Diagnosis of VWD in Slovakia
Diagnosis in general follows guidelines outlined by the European Group on VWD, British Committee for Standards in Haematology and Slovak Society on Haemostasis and Thrombosis (11,12). Diagnosis of VWD is primarily based on VWF antigen (VWF:Ag) and on the VWF ristocetin cofactor (VWF:RCo) activity assay. The laboratory at the National Centre of Haemostasis and Thrombosis in Martin provides factor VIII activity (FVIII:C), VWF:Ag, VWF:RCo, VWF collagen binding (VWF:CB) and VWF multimers together as a “VWD profile”. Blood type is also obtained, as VWF levels vary by blood type. Our centre also performs low-dose ristocetin-induced platelet aggregation in case of suspicion of type 2 VWD. As mentioned above, the National Centre of Haemostasis and Thrombosis in Martin has this year begun sequencing of the whole VWF gene in all our patients.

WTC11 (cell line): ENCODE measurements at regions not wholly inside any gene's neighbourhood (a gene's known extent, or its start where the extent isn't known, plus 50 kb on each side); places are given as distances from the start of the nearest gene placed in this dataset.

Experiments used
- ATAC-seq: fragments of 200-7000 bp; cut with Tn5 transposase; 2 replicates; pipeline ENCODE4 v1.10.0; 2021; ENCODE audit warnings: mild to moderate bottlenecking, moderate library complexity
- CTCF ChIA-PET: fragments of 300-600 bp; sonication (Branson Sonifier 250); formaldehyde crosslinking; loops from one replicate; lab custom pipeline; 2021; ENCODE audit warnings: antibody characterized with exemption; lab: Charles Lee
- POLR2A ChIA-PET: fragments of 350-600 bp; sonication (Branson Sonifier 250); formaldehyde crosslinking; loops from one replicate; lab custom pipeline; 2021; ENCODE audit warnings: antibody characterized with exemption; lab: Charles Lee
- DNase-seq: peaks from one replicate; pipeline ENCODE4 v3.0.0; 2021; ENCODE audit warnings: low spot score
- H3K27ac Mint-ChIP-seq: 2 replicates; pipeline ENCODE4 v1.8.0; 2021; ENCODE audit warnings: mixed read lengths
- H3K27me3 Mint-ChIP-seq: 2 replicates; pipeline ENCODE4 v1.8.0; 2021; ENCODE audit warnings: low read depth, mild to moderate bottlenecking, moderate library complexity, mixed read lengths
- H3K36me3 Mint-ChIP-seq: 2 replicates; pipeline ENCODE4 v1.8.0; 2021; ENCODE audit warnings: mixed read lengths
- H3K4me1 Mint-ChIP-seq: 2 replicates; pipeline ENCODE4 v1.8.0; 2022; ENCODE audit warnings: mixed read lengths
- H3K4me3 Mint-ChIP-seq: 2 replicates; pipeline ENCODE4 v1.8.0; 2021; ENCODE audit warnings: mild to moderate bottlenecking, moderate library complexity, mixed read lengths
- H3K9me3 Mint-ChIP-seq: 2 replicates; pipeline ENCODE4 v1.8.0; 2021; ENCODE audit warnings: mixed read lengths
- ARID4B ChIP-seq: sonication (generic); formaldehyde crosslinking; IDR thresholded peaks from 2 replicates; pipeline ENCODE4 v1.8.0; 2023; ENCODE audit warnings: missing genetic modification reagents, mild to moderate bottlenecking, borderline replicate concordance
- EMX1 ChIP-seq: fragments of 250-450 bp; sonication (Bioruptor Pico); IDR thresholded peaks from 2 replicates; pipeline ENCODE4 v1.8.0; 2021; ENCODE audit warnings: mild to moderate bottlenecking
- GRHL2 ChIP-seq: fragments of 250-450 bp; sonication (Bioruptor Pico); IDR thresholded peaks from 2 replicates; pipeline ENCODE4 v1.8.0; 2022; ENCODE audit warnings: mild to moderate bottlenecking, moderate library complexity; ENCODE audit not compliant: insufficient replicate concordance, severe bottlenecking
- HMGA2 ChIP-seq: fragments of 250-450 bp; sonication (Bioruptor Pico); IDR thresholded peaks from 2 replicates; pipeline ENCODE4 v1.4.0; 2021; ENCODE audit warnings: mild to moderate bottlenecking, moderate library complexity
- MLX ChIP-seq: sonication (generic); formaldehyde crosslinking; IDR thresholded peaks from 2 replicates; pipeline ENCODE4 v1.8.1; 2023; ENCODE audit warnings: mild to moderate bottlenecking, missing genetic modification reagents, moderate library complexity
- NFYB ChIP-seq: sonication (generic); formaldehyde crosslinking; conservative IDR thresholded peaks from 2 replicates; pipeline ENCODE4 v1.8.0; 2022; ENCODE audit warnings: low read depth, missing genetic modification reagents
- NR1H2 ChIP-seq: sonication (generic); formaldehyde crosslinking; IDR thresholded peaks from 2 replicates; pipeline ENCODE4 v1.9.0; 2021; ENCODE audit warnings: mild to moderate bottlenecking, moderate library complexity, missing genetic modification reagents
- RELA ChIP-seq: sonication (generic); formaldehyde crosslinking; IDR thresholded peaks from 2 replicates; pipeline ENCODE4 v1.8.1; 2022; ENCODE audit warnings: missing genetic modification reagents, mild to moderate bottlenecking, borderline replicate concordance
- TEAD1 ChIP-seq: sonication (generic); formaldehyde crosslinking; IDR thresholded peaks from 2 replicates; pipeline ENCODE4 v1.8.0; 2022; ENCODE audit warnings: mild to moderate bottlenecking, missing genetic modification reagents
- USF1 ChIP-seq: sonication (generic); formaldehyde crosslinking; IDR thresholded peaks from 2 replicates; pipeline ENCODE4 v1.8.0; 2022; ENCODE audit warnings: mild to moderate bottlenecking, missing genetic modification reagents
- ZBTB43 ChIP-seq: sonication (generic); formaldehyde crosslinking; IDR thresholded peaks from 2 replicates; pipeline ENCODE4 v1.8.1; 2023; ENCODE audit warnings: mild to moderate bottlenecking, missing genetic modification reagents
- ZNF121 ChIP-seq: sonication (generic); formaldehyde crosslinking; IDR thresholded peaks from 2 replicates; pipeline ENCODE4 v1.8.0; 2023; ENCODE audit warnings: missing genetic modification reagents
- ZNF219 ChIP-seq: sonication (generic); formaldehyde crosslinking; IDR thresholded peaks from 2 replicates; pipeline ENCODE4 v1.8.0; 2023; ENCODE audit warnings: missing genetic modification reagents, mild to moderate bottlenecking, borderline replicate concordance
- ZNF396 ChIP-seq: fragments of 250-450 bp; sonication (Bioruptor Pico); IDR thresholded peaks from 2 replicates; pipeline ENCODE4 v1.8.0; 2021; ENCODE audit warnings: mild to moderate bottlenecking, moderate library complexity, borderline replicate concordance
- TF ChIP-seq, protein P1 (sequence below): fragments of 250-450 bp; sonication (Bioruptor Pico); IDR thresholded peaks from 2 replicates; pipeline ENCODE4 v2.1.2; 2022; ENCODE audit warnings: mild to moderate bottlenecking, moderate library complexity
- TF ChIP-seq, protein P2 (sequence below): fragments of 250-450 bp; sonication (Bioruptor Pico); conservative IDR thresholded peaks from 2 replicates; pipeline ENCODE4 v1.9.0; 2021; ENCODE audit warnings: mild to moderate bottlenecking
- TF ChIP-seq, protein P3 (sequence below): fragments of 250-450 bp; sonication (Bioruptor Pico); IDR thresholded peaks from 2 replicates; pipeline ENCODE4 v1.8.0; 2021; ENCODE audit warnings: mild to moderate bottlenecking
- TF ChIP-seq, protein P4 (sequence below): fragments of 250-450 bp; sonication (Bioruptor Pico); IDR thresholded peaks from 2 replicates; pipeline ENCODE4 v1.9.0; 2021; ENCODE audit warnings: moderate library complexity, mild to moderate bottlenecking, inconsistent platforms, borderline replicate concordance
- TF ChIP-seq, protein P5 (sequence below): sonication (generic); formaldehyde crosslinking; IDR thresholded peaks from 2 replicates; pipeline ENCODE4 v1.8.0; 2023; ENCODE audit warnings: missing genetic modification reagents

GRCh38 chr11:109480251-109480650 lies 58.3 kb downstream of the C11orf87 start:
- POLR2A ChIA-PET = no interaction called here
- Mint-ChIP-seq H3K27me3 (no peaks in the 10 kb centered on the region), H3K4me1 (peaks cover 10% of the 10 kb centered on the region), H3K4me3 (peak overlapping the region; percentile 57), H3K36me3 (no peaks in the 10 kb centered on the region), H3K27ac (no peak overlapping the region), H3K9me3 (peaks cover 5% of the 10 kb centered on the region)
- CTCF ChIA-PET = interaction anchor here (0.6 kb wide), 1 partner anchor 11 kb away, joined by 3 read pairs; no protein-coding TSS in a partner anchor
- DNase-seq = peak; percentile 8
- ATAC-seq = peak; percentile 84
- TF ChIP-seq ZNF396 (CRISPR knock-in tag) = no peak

Most patients have had preliminary screening tests performed prior to arrival in our department, including CBC (complete blood count), PT (prothrombin time), and APTT (activated partial thromboplastin time). If these have not been performed, we include them with our workup, along with a thrombin time (TT) and fibrinogen level. Patients are diagnosed with type 3 VWD if there is undetectable VWF:Ag and VWF:RCo. The VWF:Ag and VWF:RCo are rechecked to confirm low levels before a definitive diagnosis is made. Type 1 VWD is diagnosed if the VWF:Ag and VWF:RCo are <30 IU/dL, with relative concordance (i.e., RCo/Ag >0.6, while those with VWF:Ag and VWF:RCo between 30 and 50 IU/dL with concordance are labelled as “deficiency of VWF”.